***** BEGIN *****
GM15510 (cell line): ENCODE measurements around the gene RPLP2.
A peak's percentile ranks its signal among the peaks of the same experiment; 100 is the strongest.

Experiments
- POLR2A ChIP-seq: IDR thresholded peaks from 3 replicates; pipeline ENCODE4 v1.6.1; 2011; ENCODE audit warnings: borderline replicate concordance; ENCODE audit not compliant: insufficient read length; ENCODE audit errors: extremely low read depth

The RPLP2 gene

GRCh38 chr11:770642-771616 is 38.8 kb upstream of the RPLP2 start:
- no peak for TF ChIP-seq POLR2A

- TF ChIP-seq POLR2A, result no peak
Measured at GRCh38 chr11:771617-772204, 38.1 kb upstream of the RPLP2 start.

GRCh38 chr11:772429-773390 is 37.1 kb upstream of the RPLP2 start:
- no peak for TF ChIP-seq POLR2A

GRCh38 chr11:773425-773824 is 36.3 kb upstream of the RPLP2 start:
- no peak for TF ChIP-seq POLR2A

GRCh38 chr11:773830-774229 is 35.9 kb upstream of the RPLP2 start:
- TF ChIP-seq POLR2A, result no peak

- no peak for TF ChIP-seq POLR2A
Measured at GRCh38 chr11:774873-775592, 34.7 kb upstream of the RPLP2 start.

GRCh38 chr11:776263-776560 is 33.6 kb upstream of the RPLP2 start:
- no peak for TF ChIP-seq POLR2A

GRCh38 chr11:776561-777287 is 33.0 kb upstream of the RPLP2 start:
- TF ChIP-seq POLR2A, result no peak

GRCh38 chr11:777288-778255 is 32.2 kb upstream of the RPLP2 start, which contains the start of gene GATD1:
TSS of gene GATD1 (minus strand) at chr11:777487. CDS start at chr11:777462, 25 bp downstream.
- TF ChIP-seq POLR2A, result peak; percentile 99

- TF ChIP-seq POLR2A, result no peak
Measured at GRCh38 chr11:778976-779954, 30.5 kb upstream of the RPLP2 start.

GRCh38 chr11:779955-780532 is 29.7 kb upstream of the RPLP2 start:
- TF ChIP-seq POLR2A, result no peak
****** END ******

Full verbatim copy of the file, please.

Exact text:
GM15510 (cell line): ENCODE measurements around the gene RPLP2.
A peak's percentile ranks its signal among the peaks of the same experiment; 100 is the strongest.

Experiments
- POLR2A ChIP-seq: IDR thresholded peaks from 3 replicates; pipeline ENCODE4 v1.6.1; 2011; ENCODE audit warnings: borderline replicate concordance; ENCODE audit not compliant: insufficient read length; ENCODE audit errors: extremely low read depth

The RPLP2 gene

GRCh38 chr11:770642-771616 is 38.8 kb upstream of the RPLP2 start:
- no peak for TF ChIP-seq POLR2A

- TF ChIP-seq POLR2A, result no peak
Measured at GRCh38 chr11:771617-772204, 38.1 kb upstream of the RPLP2 start.

GRCh38 chr11:772429-773390 is 37.1 kb upstream of the RPLP2 start:
- no peak for TF ChIP-seq POLR2A

GRCh38 chr11:773425-773824 is 36.3 kb upstream of the RPLP2 start:
- no peak for TF ChIP-seq POLR2A

GRCh38 chr11:773830-774229 is 35.9 kb upstream of the RPLP2 start:
- TF ChIP-seq POLR2A, result no peak

- no peak for TF ChIP-seq POLR2A
Measured at GRCh38 chr11:774873-775592, 34.7 kb upstream of the RPLP2 start.

GRCh38 chr11:776263-776560 is 33.6 kb upstream of the RPLP2 start:
- no peak for TF ChIP-seq POLR2A

GRCh38 chr11:776561-777287 is 33.0 kb upstream of the RPLP2 start:
- TF ChIP-seq POLR2A, result no peak

GRCh38 chr11:777288-778255 is 32.2 kb upstream of the RPLP2 start, which contains the start of gene GATD1:
TSS of gene GATD1 (minus strand) at chr11:777487. CDS start at chr11:777462, 25 bp downstream.
- TF ChIP-seq POLR2A, result peak; percentile 99

- TF ChIP-seq POLR2A, result no peak
Measured at GRCh38 chr11:778976-779954, 30.5 kb upstream of the RPLP2 start.

GRCh38 chr11:779955-780532 is 29.7 kb upstream of the RPLP2 start:
- TF ChIP-seq POLR2A, result no peak